Dumfries & Galloway Angling Association (Salmon, Sea trout and Brown Trout Fishing) Style linked>

The Association

The Dumfries & Galloway Angling Association is based in the town of Dumfries in south west Scotland. Dumfries lies 33 miles from Carlisle, Stanraer is 73 miles to the west and for rail travellers the West Coast Main Line at Lockerbie is 12 miles north east of Dumfries.

The Association controls over seventeen miles of Salmon, Seatrout and Brown Trout fishing on the River Nith and it's major tributary the River Cairn. The Nith, a medium sized river, 45 miles long, flows south through Sanquhar, Thornhill and the town of Dumfries before emptying into the Solway Firth near Southerness. The river is tidal downstream of Dumfries.

The river Cairn joins the Nith one and a half miles upstream of Dumfries on the RH (West) bank. It is generally accepted that the Nith is the most productive of the Scottish Solway rivers. The annual Nith rod catch for Salmon and Grilse is approx 3000 fish of which the Association catch is approx 590 fish per season.

In common with many other West coast rivers there has been a decline in Seatrout catches in recent years although there are now signs of a recovery. The Association water on the Nith starts two miles upstream of Dumfries and extends upstream for 2½ miles. There are numerous holding pools for migratory fish and access to the water is good. The Association fishing is on both banks.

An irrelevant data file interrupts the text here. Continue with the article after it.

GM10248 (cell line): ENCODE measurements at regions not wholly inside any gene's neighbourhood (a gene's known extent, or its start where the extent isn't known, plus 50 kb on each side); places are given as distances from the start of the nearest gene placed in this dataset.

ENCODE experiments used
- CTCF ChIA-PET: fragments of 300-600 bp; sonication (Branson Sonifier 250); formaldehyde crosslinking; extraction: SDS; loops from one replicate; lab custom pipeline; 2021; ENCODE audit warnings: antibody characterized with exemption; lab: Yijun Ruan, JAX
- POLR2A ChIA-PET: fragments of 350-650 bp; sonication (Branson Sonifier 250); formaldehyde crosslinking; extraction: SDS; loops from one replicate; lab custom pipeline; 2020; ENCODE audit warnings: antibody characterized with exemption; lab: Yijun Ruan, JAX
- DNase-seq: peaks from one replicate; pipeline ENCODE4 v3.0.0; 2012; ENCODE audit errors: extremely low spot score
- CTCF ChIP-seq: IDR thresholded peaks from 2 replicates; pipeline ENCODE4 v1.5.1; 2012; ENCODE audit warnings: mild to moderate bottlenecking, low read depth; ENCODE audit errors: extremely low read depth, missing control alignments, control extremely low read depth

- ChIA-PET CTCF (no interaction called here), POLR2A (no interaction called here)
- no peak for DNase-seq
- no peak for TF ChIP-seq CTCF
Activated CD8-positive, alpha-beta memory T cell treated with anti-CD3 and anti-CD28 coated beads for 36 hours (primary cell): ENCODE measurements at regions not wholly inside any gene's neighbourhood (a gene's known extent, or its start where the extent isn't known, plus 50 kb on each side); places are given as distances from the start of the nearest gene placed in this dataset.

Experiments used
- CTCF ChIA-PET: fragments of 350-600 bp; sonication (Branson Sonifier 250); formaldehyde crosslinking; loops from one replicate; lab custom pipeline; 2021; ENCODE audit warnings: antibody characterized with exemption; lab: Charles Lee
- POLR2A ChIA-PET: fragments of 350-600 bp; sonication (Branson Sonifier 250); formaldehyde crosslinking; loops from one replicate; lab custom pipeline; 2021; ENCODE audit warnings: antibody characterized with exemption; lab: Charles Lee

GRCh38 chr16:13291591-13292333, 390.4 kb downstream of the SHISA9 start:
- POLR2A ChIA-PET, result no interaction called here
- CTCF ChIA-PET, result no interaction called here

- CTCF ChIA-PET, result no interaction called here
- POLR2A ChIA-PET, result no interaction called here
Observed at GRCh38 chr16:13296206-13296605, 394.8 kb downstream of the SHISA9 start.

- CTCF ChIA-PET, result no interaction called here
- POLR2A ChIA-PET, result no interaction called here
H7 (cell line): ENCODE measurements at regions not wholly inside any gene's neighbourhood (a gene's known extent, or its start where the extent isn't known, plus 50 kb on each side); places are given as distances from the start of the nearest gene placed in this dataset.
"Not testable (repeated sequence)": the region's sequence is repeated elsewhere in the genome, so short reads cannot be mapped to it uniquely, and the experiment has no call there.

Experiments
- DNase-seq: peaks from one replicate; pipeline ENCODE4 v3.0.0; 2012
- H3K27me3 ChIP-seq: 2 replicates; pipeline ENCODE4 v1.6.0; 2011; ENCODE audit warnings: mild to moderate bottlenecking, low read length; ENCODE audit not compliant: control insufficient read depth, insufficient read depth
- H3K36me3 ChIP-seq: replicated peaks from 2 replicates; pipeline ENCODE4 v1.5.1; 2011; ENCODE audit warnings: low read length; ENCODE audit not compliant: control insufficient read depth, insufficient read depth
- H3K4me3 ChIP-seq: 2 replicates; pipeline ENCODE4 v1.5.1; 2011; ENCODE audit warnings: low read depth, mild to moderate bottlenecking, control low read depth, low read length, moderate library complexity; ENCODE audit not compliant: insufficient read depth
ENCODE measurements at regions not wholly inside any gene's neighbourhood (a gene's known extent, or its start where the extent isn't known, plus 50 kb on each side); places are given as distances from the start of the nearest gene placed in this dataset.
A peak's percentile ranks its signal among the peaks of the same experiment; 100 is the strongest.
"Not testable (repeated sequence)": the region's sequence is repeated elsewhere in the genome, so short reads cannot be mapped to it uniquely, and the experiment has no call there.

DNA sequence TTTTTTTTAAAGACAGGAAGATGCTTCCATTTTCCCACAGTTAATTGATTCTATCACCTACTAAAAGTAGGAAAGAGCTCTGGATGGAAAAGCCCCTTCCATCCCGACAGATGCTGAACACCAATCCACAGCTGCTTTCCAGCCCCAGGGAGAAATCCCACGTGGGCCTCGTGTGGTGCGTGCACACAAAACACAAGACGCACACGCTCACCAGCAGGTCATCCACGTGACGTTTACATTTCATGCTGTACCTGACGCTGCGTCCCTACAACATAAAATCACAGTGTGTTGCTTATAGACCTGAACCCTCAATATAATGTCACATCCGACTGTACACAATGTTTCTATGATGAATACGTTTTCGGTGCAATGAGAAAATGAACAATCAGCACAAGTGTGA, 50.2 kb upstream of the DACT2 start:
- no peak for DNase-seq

The Association water on the river Cairn starts 2 miles above it's confluence with the Nith and extends upstream for 15 miles. With the exception of a few short stretches the fishing is on both banks. The Salmon fishing season on the Nith system is one of the longest in the UK. The season starts on February 25th and runs until November 30th. For conservation reasons part of the Association water on the river Cairn finishes earlier (see rules).

Although fish are caught in the early months of the season, the Salmon fishing is at it's best from August onwards, especially when the bigger autumn fish enter the river.